Friday, May 30, 2008

Peter and the Shadow Thieves

At first, the 96 chapters intimidated me, but as soon as I started reading the chapter breaks melted and I could not stop reading.

This story is set before 'Peter Pan', Peter has just recently gained his ability to fly and never grow old from a substance called 'starstuff'. Every so often starstuff falls from the sky, and many types of people and creatures are after its uncanny powers. Starstuff can do all sorts of things, many of its powers are not even known.

One set of creatures after the starstuff are called the Others. They are the 'bad guys' who will stop at nothing to acquire the power held by the starstuff. The Others have a creature on their side that is unlike anything. This creature calls himself Lord Ombra. When Lord Ombra touches a person's shadow the shadow goes to him, detaching from the person. One of the characters, Molly, says it this way: "there's a shadow man, I don't know how he does it, but somehow he takes people's shadows, and then he controls them."

Another set of people after the starstuff are the 'starchatchers'. These are the 'good guy's" who give the starstuff back to the sky. Molly and her parents are some of them. The starchatchers have been doing this for centuries; and the Others have been trying to prevent it for centuries.

*This book is a sequel to 'Peter and the Starcatchers,' a fact I didn't realize this until I had finished it. I believe that 'Peter and the Shadow Thieves' can be read alone, but would probably be better understood if read after its prequel.*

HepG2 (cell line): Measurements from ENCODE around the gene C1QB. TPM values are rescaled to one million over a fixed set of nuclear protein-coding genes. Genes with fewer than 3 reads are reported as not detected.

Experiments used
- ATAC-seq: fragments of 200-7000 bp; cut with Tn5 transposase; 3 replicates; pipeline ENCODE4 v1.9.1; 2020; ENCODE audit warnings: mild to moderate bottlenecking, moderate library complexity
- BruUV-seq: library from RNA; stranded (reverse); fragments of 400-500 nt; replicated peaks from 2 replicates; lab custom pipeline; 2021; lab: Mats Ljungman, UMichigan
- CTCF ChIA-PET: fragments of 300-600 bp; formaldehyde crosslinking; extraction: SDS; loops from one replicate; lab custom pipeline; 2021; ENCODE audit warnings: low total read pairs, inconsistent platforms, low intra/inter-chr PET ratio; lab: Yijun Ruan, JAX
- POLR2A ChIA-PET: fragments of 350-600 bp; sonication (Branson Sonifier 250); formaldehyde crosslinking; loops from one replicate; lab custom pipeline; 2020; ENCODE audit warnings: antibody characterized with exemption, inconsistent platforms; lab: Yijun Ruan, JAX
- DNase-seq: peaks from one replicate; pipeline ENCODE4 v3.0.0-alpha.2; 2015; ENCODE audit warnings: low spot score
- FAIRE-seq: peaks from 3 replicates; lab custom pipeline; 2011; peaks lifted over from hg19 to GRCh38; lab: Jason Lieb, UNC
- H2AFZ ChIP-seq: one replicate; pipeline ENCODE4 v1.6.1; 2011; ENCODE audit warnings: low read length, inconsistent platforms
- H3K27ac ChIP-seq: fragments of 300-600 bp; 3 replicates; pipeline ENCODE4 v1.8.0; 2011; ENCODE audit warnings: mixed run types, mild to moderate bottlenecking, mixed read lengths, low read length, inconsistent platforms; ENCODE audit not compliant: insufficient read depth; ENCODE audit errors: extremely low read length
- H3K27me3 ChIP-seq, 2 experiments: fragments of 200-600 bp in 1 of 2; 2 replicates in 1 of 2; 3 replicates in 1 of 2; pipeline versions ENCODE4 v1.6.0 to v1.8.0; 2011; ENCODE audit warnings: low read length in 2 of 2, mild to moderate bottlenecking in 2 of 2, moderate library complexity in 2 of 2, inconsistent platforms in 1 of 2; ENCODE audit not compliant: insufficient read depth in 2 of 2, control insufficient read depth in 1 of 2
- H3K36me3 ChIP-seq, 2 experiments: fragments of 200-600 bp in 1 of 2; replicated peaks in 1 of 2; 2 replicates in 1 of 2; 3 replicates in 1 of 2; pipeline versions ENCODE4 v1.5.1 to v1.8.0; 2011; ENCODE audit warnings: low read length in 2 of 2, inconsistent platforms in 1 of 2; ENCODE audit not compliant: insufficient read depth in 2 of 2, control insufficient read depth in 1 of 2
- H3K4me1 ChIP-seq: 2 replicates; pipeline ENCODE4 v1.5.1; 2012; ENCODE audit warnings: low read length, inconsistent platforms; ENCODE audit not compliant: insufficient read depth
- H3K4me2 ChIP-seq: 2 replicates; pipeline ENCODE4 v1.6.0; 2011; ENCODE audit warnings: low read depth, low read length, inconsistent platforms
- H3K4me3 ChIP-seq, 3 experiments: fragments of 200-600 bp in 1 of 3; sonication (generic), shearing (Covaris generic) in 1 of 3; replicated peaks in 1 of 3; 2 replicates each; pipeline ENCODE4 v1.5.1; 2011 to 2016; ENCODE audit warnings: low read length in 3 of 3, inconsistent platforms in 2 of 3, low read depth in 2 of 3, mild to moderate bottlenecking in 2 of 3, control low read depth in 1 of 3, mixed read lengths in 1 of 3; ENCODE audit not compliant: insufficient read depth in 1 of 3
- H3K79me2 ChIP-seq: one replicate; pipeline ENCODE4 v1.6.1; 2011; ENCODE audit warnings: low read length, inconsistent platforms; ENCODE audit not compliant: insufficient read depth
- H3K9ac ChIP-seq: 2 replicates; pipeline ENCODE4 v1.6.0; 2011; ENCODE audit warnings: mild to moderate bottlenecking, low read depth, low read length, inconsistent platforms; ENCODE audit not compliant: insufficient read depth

Here is a taste of the inside cover:

Peter leaves the relative safety of Mollusk Island- along with his trusted companion, Tinker Bell- for the dark and dangerous streets of London. On a difficult journey across the sea, he and Tink discover the mysterious and deadly Lord Ombra, who is intent on recovering the mission starstuff - a celestial dust that contains unimaginable powers. In London, Peter attempts to track down the indomitable Molly, hoping that together they can combat Ombra's determined forces. But London is not Mollusk Island; Peter is not he boy he used to be; and Lord Ombra- the Shadow Master- is unlike anything Peter, or the world, has ever seen.

There was one formatting issue that annoyed me. There are two, sometimes three, stories going on at the same time. As soon as some nerve-racking or cliff-hanger chapter finishes, the authors switch stories for a chapter or two. It was very annoying at first, but as the book went on it was evident that it helped the story. It really keeps you reading until the last page.

This book also has one of the best end-lines ever. It makes you smile as you close the book. The last sentence in the book is only two words, but it is the best ending the story could have gotten.


Noël De Vries said...

Is the last line by any chance "the end"?


Just kidding. Robbie's read the first book, a while back. I'll have to point him toward your review.

Anonymous said...

I was wondering what that line could be, too. How man two-word sentences could there be? And what would make it perfect? I think I'll have to get the book now just to find out.